• Society

We consider our society to be, first and foremost, the Kenyan people and then the broader regional and global community in which we operate. We take pride in being a responsible corporate member of Kenyan society and remain committed to working closely with Kenyans to be a respected and empowering contributor to the social and economic landscape of the country. We acknowledge that the society that surrounds us is an integral part of who we are and our success, providing us with a conducive operating environment and a market for our products and services.

We take our broader corporate role and responsibilities very seriously and consider every Kenyan citizen to be a member of our society. As a result, the needs and expectations of our society extend beyond those of our customers and include: helping to promote and preserve Kenyan culture and art; safeguarding the natural heritage of the nation and operating in an environmentally friendly manner; partnering with government, communities, NGOs and individuals to empower and uplift our fellow Kenyans; providing access to health, education and financial services; as well as providing access to transformative mobile communications solutions.

GUIDED BY THE SUSTAINABLE DEVELOPMENT GOALS

The integration of the UN Sustainable Development Goals (SDGs) into the business has strengthened our relationship with Kenyan society during the year. The SDGs have deepened our collective sense of purpose as a business and further entrenched our commitment to deliver more value to society in general, as well as to the specific communities within which we operate.

The SDGs have also helped us appreciate that lasting solutions need to be commercially viable and based on feasible economic models if they are to be scalable and sustainable. The integration of the SDGs has taught us to regard sustainable development as an exciting business response to the challenges we face as a society and not simply an exercise in Corporate Social Investment (CSI).

The SDGs now serve as a guiding compass in all that we do as a business. The integration process has helped the Business Units link specific projects and initiatives back to the SDGs and to consider the value being delivered to society through their activities. The SDGs have also guided our research and investment efforts, particularly in terms of exploring opportunities in the areas of Health, Education and Clean Energy (see the Social Innovation section on page 44 of this report for further details on our efforts in this regard). The SDGs have made us a more value and purpose-driven business.

FY17 HIGHLIGHTS

We deliver value to the society within which we operate on an ongoing basis as a top Kenyan tax payer and employer, and by engaging and empowering groups and individuals throughout the country in a variety of diverse ways. The services we provide through our network enhance and transform the lives of Kenyans every day, we also sponsor community events, and have an active CSI programme through the Safaricom and the MPESA Foundations. Along with these ongoing channels, a few of the specific ways in which we have delivered value to Kenyan society during the year included:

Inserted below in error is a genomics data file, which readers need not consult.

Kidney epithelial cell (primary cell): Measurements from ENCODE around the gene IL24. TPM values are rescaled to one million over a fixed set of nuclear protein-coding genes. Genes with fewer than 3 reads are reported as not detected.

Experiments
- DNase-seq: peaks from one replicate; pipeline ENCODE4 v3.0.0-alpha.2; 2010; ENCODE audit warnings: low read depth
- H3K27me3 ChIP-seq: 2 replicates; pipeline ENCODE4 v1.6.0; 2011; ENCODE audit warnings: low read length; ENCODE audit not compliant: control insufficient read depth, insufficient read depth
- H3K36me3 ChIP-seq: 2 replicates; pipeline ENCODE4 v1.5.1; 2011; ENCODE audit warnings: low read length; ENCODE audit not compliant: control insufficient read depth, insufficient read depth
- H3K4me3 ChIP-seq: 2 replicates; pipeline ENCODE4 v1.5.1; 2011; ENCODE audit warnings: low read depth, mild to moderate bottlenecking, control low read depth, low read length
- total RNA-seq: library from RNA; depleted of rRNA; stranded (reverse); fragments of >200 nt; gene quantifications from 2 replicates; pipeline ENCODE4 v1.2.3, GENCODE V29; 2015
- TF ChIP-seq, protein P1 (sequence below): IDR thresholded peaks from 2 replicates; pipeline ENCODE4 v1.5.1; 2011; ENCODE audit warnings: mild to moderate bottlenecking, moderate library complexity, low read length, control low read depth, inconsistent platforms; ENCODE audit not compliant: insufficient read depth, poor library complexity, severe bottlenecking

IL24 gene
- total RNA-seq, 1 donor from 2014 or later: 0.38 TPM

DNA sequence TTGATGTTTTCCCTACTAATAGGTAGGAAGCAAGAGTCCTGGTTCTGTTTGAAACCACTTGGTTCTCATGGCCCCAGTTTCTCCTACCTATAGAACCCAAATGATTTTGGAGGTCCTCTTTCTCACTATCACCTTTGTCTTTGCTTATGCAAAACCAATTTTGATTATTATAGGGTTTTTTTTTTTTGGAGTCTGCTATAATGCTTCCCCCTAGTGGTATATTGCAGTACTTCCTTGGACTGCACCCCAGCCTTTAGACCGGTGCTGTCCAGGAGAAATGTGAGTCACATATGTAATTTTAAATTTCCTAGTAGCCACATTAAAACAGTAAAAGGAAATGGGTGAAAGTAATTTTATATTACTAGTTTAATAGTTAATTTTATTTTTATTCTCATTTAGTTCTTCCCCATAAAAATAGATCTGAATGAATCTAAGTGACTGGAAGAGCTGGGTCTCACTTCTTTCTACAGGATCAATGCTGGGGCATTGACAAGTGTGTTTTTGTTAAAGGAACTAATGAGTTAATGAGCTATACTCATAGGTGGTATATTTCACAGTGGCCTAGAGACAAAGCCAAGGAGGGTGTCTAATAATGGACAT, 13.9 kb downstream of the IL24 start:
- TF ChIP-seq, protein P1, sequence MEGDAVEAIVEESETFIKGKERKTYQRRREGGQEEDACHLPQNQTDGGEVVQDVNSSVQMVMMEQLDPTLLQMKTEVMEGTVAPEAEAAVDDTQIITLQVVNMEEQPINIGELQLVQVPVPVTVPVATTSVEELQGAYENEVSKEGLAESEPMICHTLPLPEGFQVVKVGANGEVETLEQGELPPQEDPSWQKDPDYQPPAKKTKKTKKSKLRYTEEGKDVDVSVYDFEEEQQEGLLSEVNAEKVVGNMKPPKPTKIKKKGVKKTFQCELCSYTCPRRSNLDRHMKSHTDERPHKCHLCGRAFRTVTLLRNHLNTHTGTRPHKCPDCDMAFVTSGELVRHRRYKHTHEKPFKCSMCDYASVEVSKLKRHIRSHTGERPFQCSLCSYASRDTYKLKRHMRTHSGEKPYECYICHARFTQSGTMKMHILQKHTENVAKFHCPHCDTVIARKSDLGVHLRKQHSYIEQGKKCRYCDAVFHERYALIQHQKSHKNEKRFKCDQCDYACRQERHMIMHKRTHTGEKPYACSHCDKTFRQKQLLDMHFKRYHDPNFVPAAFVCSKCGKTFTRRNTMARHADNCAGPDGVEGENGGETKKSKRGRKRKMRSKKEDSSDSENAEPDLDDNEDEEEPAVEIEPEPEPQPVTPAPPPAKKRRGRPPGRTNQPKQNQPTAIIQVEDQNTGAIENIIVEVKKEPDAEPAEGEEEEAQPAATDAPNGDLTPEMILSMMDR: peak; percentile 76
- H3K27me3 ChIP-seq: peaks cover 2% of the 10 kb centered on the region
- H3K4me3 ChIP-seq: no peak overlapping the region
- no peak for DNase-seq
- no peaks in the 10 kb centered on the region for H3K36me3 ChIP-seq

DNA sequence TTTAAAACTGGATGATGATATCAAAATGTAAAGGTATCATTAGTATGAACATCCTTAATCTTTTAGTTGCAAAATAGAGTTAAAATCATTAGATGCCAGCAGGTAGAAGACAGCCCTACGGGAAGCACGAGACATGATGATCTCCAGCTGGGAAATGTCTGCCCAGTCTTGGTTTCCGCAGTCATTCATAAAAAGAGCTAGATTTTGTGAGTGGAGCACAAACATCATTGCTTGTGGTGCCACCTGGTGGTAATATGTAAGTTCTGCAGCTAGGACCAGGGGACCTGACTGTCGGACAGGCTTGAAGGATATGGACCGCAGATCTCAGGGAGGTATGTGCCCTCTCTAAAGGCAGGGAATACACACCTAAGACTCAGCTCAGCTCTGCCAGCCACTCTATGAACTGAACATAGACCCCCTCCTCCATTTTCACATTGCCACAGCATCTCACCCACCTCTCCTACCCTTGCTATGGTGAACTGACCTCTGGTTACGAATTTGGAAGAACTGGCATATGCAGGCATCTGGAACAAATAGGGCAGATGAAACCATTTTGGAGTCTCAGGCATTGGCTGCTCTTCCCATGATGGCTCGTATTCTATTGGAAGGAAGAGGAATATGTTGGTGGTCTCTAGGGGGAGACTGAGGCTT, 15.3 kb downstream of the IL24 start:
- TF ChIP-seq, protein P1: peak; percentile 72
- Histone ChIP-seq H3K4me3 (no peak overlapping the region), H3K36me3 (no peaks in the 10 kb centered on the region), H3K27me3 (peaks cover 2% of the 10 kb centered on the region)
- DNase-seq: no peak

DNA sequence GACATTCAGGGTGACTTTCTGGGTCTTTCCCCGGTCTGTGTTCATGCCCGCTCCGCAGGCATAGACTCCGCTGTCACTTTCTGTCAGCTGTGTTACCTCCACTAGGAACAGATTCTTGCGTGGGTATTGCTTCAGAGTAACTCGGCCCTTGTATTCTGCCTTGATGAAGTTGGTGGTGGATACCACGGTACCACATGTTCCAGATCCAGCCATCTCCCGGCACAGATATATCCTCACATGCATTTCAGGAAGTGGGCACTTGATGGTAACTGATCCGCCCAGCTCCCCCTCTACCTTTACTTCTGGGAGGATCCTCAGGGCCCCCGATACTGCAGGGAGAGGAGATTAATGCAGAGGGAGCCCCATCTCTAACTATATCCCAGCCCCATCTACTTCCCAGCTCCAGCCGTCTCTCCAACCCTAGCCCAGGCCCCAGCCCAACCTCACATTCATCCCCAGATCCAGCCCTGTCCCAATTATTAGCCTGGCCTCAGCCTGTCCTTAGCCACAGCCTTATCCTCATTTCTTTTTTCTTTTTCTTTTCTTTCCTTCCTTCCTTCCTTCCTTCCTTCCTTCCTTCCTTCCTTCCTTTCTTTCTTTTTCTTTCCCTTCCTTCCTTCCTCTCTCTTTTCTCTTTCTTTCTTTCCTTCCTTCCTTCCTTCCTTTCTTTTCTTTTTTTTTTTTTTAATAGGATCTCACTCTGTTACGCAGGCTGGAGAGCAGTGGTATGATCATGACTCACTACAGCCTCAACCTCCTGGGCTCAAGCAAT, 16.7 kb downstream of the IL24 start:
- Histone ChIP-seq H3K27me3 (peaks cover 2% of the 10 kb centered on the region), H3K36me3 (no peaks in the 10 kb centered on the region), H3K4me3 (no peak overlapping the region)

The CEO Sustainability Masterclass

Safaricom CEO, Bob Collymore (pictured right), and Global B Team CEO, Keith Tuffley, in the opening discussion on embracing sustainable development as a source of competitive advantage and the role of B Team in driving sustainability leadership at the Better Business, Better World regional conference in February 2017.

In December 2016, we hosted a successful masterclass conference on the key global sustainability challenges facing businesses and the need for bold leadership and proactive responses to ensure continued success. A highlight of the one-day event was a thought-provoking session on Thinking the Unthinkable by Nik Gowing. The event was attended by 29 C-suite executives from Kenya and culminated in the proposal to form a local B Team –Africa, which is an exciting alliance of business leaders from across the region who believe that the purpose of business is to be a driving force for social and environmental, as well as economic, benefit and who are committed to driving a better way of doing business for the wellbeing of both people and planet.

Better Business, Better World Conference

The Africa launch of the Better Business, Better World report by the Business and Sustainable Development Commission (BSDC). Pictured, from left: Vineet Rai, BSDC Commissioner and Founder of Aavishkaar and Intellecap Group; Lord Mark MallochBrown, Chair of the BSDC; Hon. Adan Mohammed, EGH, Cabinet Secretary for Ministry of Industry, Trade and Cooperatives, Kenya; and Safaricom CEO, Bob Collymore.

In February 2017, we hosted the Better Business, Better World Conference in partnership with the Business and Sustainable Development Commission. The event brought together over 80 business leaders to build support for the SDGs and showcase how African business leaders and entrepreneurs can unlock over US$ 1.2 trillion in savings and revenue and more than 85 million jobs if they pursue sustainable business models. The Conference was also the official launch of the B Team –Africa.

Global Goals World Cup

Team Pepea from Safaricom in action during the Global Goals World Cup in Nairobi at Ligi Ndogo.

We were delighted to co-sponsor and participate in the regional Global Goals World Cup (GGWC) in March 2017. The soccer tournament brought together 24 teams of women and adolescent girls, each playing for an SDG about which they felt passionate, and highlighted the need for urgent, collective action to address the goals. #TeamPepea from Safaricom played for SDG 10: Reduced Inequalities. The celebrity referee, Game of Thrones actor Nikolaj Coster-Waldau, who is also a UNDP Goodwill Ambassador, added the excitement at the event. The teams were playing for the chance to play in the GGWC Global Finals in New York City in September 2017. Our Team Pepea raised awareness about SDG10 on and off the pitch calling for equal rights for refugees and people with disabilities; gender equality in all spheres and improved access to basic services.